About me


Lover of research, design and hummus.

Why did I become a User Researcher?

User Researcher because I find it an extremely rewarding career, I’m able to help shape services, ensure that user needs are met, and meet a lot of interesting people in the process.

I have previous experience in the public sector and the private sector; and have felt the greatest job satisfaction while working on projects and services which have socially and personally benefitted people. It’s where I felt I have been able to make the biggest change and impact so it’s where I want to focus my career.

I want to know what I’m doing is making a positive difference.

How do I work?

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1) Planning.

This is all based on what we want as a team we want to learn.

I’ve used techniques such as Assumption Mapping and creating Research Questions Walls to capture all the things myself and the team want to learn from our users. As a team, we choose the focus of the research and proceed to form objectives.

2) Learning.

Choosing a research method depends on what we want to learn and the phase of our service development. This could range from interviews in discovery (to understand their needs) to testing designs as we iterate on a solution.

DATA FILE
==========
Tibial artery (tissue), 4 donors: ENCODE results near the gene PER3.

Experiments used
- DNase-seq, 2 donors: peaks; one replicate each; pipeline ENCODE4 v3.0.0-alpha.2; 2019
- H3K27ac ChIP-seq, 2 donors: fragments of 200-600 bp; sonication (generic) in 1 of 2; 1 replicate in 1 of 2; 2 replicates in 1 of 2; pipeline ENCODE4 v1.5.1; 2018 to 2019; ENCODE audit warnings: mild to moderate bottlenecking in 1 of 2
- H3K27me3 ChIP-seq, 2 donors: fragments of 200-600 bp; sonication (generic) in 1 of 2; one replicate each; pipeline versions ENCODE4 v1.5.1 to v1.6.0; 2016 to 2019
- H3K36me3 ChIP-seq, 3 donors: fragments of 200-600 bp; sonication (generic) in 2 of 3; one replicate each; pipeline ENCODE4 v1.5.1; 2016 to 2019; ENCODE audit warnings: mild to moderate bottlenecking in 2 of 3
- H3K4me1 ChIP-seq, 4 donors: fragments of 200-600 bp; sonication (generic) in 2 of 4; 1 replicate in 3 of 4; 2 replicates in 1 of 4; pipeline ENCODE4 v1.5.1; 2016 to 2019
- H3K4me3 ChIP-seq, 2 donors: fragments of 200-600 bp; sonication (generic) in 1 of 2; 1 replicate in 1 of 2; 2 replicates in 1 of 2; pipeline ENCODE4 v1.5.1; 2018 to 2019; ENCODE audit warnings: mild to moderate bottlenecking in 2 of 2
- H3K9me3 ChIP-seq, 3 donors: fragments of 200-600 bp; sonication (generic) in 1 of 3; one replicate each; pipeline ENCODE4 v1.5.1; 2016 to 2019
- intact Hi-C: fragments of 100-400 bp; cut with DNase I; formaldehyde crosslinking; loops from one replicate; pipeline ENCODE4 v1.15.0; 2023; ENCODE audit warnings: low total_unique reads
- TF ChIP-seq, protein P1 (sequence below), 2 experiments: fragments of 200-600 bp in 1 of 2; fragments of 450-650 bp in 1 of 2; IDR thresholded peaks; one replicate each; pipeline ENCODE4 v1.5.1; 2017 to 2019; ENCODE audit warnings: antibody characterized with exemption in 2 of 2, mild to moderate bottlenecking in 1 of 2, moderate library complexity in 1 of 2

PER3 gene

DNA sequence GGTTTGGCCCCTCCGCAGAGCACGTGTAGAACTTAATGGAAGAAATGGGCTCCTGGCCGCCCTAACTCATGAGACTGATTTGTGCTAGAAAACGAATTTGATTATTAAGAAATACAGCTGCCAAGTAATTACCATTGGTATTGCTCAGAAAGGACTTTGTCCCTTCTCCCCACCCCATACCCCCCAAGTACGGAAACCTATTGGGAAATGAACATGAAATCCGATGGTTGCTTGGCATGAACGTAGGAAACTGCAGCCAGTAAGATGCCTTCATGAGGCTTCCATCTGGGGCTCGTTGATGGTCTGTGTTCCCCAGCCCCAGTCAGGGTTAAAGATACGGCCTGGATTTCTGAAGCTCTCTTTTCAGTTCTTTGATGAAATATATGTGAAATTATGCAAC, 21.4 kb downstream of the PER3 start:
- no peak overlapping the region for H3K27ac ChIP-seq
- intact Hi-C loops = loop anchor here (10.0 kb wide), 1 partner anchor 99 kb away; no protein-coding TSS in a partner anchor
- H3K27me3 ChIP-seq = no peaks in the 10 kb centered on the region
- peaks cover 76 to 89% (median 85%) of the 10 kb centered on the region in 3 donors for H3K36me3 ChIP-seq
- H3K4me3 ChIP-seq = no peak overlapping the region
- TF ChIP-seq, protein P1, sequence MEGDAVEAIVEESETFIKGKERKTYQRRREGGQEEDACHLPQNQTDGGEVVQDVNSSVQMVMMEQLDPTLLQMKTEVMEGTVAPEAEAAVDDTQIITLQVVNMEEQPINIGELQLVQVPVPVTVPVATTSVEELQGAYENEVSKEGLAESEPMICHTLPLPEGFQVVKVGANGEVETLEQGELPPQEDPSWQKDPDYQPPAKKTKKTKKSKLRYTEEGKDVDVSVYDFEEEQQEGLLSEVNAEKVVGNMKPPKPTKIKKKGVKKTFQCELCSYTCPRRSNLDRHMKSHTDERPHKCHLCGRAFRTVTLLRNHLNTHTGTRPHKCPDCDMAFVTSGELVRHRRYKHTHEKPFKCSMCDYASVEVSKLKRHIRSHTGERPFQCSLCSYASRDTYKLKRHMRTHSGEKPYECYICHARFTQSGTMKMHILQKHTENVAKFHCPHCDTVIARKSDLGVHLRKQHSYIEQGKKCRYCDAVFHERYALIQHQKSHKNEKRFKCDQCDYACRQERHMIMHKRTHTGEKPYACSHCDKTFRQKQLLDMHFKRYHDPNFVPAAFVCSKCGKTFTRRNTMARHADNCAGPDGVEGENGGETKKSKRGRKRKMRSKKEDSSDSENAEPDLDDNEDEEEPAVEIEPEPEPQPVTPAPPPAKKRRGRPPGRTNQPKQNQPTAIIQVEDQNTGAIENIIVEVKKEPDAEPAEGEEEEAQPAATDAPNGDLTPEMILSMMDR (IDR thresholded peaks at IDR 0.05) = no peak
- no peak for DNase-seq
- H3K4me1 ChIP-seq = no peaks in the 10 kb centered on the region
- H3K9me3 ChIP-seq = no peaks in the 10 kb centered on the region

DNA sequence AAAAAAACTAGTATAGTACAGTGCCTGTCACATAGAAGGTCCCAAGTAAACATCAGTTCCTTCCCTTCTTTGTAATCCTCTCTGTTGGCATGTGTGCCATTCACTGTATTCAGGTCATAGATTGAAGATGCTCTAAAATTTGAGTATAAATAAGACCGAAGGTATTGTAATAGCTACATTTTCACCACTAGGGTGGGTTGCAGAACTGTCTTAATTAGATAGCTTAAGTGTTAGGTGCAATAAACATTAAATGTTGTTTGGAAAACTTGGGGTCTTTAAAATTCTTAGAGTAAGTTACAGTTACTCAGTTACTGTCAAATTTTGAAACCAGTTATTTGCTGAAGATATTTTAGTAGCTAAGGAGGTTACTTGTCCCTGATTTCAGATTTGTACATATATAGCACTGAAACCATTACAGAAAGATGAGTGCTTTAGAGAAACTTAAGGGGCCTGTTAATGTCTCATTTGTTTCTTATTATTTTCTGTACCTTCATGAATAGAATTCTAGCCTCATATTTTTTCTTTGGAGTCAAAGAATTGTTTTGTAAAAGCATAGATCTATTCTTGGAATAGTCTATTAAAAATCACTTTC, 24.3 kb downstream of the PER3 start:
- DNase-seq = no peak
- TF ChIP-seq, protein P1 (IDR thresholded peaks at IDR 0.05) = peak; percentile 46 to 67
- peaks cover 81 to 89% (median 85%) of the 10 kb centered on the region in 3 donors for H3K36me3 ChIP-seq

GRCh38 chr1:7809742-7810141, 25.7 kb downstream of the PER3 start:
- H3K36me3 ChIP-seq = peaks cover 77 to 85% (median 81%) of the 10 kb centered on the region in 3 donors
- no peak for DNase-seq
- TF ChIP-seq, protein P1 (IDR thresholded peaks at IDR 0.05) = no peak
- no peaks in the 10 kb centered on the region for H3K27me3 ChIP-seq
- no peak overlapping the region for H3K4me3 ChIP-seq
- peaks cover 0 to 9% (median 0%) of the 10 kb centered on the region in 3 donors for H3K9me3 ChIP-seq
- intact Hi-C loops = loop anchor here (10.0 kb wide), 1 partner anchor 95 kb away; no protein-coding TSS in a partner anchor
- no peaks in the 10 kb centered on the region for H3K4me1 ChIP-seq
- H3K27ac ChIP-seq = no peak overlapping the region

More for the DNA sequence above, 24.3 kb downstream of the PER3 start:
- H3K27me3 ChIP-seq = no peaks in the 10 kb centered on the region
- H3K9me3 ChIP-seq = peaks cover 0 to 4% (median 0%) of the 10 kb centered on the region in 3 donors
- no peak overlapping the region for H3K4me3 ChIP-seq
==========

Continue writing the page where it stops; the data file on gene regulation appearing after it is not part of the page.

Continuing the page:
To ensure services are inclusive, I always research with users who have access needs. I also promote a user-centric culture with the team by exposing them to the research being conducted.

3) Analysis.

I’ve used a variety of techniques to help the team analyse what we observed during research. Typically this includes a nity sorting to nd themes, using a tra c light system for page designs etc.

As a team we then decide on the next steps based on the findings. I find that from the analysis new research questions emerge which then gets added to the assumption mapping / research question wall.

4) Communicating.

A key part of being a user researcher is to create a shared sense of understanding of the users and their needs within the team and the wider organisation.

I do this through video reels from testing sessions, show and tell presentations, infographics, posters, personas, and experience maps. I also like to maintain research walls as a broadcast signal of the on- going research as well what’s been conducted so far.